The book doesn't have a crazy complicated plot that takes hundreds of pages to flesh out b...more
Debra
Aug 06, 2013 Debra rated it 5 of 5 stars  ·  review of another edition Recommends it for: Anyone who enjoys fantasy books
Recommended to Debra by: Fellow attendee at Shadow Con in 1986
I was given a copy of this book at Shadow Con which was a convention for the miniseries V. I have an original copy which is locked up as well as a reprinted copy for reading. Charles de Lint is a master storyteller who weaves details in and around Celtic myths and magic. His characters are so lifelike that I would not be surprised to meet any of them and this includes the non-human ones. Mindy is a young woman whose past is mysterious. Her step-father runs an inn and often treats Mindy harshly....more
Kat
(3.5 stars)

Classic high fantasy, 80's style. I found myself enjoying the tone a lot as I read, even as I acknowleged that the story was overrun by young-girl-epic-quest cliches. Still, an enjoyable work, by an author whose body of work is enormous. I am flabbergasted that this is the first work I have read of his, and am interested in hunting some more down. I was most intrigued by this book when the heroine was picking her way through the ruins of what felt like a long-abandoned NYC, and am exc...more
Yuwei
This book was about a girl named Minda, who was haunted by dreams created by Illdran, a dream master. She ends up searching for this Illdran and travel between different worlds. At the end, she discovers who she really was, and what she must do will save the world.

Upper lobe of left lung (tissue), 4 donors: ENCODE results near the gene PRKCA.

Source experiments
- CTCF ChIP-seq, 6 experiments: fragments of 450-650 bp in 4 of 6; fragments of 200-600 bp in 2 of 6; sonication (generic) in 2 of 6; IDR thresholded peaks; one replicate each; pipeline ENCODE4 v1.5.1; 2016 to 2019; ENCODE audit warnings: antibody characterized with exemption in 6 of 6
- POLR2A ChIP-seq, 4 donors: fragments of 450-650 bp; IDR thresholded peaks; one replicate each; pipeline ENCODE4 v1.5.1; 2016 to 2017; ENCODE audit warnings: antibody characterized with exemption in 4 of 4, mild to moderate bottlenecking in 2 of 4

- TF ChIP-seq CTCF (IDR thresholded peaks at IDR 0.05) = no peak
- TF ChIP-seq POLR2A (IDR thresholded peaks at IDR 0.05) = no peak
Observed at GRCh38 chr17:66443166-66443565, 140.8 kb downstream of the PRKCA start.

When I first pick up this book, I could not get myself interested in reading this. But after to first hundred of pages, i could not put it down. But overall i thought it was not very original. Even though i read a lot of adventure and...more
Angela
This is one of my all-time favorite books. It is a very-well written story with lots of wonderful details. And it has everything! A town with cobblestone streets and an open air market. A charming bookstore. Stonehenges that allow travel between worlds. A post-apocalyptic planet with cars and buildings but no people. Talking animals, elves, a giant and a tinker. It as gods – good, evil and neutral – and a myriad of species that follow the different gods. The tale was influenced by the works of J...more
Sarah Lu
As with most of Charles de Lint's early works, The Riddle of the Wren hints at the aspects that he will later write about in more detail in other novels as well as short stories. Such as the subjects of magic, child abuse, different cultures getting along/facing/putting aside their differences, the spirits of the land, music and the arts, all have their places in this novel.